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J Cell Sci. 2005 Aug 15;118(Pt 16):3675-83. Epub 2005 Aug 2.

The E22K mutation of myosin RLC that causes familial hypertrophic cardiomyopathy increases calcium sensitivity of force and ATPase in transgenic mice.

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  • 1Department of Molecular and Cellular Pharmacology, University of Miami School of Medicine, Miami, FL 33136, USA.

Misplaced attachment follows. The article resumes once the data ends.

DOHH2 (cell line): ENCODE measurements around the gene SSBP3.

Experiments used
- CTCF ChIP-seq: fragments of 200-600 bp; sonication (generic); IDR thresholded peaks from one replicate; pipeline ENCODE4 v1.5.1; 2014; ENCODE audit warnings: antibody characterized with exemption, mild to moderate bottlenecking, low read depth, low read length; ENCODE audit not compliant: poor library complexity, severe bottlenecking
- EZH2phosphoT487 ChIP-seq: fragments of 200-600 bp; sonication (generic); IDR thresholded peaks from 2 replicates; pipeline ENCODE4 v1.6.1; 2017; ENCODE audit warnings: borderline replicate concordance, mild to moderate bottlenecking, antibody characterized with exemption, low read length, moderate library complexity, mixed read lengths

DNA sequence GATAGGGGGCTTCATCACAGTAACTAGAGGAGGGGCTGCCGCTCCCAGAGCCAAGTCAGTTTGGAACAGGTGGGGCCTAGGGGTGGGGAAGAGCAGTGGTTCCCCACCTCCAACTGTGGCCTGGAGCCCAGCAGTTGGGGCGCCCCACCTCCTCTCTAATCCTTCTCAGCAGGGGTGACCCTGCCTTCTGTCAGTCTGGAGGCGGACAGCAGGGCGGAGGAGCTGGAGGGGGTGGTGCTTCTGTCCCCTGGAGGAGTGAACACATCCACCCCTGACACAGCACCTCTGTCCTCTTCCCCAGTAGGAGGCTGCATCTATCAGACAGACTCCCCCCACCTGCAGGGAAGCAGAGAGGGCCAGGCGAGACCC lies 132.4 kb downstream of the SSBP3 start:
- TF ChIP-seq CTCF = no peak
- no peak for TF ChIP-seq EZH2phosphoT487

Familial hypertrophic cardiomyopathy (FHC) is an autosomal dominant disease caused by mutations in all of the major sarcomeric proteins, including the ventricular myosin regulatory light-chain (RLC). The E22K-RLC mutation has been associated with a rare variant of cardiac hypertrophy defined by mid-left ventricular obstruction due to papillary muscle hypertrophy. This mutation was later found to cause ventricular and septal hypertrophy. We have generated transgenic (Tg) mouse lines of myc-WT (wild type) and myc-E22K mutant of human ventricular RLC and have examined the functional consequences of this FHC mutation in skinned cardiac-muscle preparations. In longitudinal sections of whole mouse hearts stained with hematoxylin and eosin, the E22K-mutant hearts of 13-month-old animals showed signs of inter-ventricular septal hypertrophy and enlarged papillary muscles with no filament disarray. Echo examination did not reveal evidence of cardiac hypertrophy in Tg-E22K mice compared to Tg-WT or Non-Tg hearts. Physiological studies utilizing skinned cardiac-muscle preparations showed an increase by DeltapCa50>or=0.1 in Ca(2+) sensitivity of myofibrillar ATPase activity and force development in Tg-E22K mice compared with Tg-WT or Non-Tg littermates. Our results suggest that E22K-linked FHC is mediated through Ca(2+)-dependent events. The FHC-mediated structural perturbations in RLC that affect Ca(2+) binding properties of the mutated myocardium are responsible for triggering the abnormal function of the heart that in turn might initiate a hypertrophic process and lead to heart failure.

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